While insects are not part of a Western diet, the Torah includes certain types of locusts among the “winged swarming things” that can be eaten (see Vayikra 11:20-25), offering both a description – those that “have jointed legs above their feet, wherewith to leap upon the earth” – and a list of names of the kosher species. The Mishnah (daf, or page 59a) elaborates on the description, requiring that kosher locusts must have four legs, four wings, leaping legs, and wings covering the greater part of the body; Rabbi Yose adds that they must bear the name hagav – locust.
On today’s daf, the Sages discuss the four specific names mentioned in the Torah as kosher species of locusts – arbeh, sol’am, hargol and hagav – and what the Torah is including when it adds that each of these is permitted “after its kind.” Thus we find a baraita teaching that the arbeh is the gobai, the sol’am is the vashon, the hargol is the nippol, and thehagav is the gadi’an.
Arbeh is a general term for many kinds of grasshoppers that travel in large swarms. Some Jewish communities have retained a tradition that identifies the Biblical arbeh with the Desert Locust – schistocerca gregaria – a very common insect found in Israel, Africa and the Arabian peninsula. Another possibility is the Migratory Locust – Locusta moratoria – or the Moroccan Locust – Dociostaurus marocanus – both of which were common in ancient times.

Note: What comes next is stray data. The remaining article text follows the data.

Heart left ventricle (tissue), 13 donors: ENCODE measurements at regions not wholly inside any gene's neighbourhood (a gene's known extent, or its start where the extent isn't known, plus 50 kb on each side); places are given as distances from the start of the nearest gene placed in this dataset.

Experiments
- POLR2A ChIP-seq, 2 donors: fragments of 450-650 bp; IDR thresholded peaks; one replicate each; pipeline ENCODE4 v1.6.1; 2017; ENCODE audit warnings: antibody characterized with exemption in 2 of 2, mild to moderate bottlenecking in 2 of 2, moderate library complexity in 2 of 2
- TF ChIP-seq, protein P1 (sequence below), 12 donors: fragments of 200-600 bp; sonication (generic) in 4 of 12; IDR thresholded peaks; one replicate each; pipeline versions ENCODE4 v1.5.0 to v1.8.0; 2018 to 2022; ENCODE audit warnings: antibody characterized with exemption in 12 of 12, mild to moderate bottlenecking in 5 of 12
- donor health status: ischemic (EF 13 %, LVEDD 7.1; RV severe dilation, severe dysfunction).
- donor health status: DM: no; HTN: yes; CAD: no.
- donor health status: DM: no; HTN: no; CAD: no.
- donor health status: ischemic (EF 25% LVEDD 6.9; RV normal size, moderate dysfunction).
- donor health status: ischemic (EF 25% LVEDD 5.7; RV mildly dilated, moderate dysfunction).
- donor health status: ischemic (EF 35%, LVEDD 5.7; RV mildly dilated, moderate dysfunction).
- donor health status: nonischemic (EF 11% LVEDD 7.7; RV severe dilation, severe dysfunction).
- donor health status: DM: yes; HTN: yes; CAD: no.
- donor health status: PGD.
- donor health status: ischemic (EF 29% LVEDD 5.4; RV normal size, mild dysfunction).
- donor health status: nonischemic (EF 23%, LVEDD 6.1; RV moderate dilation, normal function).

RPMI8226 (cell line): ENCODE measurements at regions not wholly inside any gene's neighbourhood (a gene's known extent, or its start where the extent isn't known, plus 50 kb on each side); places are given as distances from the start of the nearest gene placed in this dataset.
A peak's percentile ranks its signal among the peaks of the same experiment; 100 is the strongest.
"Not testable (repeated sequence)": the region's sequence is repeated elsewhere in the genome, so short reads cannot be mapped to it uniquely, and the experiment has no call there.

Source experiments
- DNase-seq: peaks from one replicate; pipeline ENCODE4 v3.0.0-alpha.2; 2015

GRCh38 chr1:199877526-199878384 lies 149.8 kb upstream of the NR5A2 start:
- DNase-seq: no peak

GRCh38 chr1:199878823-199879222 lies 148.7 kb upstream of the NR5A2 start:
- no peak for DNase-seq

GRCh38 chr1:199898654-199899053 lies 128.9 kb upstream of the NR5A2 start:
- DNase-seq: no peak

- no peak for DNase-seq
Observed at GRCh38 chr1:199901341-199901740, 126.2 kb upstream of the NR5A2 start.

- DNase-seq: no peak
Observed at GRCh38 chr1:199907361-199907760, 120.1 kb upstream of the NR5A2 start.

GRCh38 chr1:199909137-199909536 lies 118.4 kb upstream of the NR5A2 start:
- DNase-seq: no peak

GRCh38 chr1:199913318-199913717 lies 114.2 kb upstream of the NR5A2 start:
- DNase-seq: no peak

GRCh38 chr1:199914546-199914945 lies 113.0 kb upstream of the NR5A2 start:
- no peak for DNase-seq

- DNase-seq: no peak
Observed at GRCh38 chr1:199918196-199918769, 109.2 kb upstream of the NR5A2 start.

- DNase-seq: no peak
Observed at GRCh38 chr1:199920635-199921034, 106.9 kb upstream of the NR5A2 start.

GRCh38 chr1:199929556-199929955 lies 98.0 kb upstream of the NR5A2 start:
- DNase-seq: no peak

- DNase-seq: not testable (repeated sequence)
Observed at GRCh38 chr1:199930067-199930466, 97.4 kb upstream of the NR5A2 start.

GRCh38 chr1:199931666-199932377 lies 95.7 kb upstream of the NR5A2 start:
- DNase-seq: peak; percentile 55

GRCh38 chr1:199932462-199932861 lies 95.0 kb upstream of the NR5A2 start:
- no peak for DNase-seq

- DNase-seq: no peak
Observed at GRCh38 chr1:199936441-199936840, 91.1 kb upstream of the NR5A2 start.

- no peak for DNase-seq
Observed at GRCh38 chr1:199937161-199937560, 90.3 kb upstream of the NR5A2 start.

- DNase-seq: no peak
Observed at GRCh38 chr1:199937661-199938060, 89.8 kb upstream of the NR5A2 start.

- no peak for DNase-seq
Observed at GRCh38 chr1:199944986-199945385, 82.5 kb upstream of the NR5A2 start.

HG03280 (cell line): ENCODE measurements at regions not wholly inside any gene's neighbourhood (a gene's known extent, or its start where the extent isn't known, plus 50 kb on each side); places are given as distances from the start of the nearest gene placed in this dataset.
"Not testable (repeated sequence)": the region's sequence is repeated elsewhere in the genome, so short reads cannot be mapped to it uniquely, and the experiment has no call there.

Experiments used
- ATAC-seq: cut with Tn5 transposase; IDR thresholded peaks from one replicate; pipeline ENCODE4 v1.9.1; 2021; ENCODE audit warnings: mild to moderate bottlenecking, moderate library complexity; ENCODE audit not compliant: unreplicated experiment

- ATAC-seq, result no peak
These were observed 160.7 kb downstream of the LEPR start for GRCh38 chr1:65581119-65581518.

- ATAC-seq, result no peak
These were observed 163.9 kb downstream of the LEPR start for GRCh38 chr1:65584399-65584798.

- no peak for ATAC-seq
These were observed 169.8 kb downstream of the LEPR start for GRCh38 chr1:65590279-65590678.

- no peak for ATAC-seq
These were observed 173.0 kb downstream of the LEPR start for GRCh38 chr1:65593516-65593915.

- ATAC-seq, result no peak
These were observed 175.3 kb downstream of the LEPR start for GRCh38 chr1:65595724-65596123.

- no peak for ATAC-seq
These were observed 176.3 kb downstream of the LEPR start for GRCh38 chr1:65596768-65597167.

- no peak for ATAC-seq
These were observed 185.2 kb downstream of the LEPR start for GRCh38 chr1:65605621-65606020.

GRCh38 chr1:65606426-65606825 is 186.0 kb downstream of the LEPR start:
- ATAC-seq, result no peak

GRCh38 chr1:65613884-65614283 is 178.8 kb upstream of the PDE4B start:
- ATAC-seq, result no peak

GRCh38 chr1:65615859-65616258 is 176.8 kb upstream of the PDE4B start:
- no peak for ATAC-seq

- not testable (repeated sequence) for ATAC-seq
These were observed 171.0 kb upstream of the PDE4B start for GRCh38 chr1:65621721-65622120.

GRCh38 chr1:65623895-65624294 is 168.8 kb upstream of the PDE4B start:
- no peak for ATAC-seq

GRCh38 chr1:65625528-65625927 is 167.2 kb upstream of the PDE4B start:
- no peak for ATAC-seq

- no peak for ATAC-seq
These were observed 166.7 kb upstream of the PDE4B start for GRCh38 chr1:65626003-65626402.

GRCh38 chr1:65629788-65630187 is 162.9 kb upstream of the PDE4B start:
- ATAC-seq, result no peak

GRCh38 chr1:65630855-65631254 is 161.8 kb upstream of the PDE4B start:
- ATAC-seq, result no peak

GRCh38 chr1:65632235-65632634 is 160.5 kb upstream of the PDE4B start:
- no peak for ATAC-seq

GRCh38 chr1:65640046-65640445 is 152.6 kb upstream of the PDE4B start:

The meaning of the name vashon in Arabic means “with the long nose,” which, apparently, refers to a locust with an elongated head. A number of species match this description, like the truxalis and the acrida, which have long thin heads and high foreheads.
The name gadi’an (or, nadyan, as appears in some manuscripts) means “jumper,” which might mean to distinguish it from locusts that can fly for relatively long distances with the help of the wind. According to some researchers this may refer to the Calliptamus palaestinensis.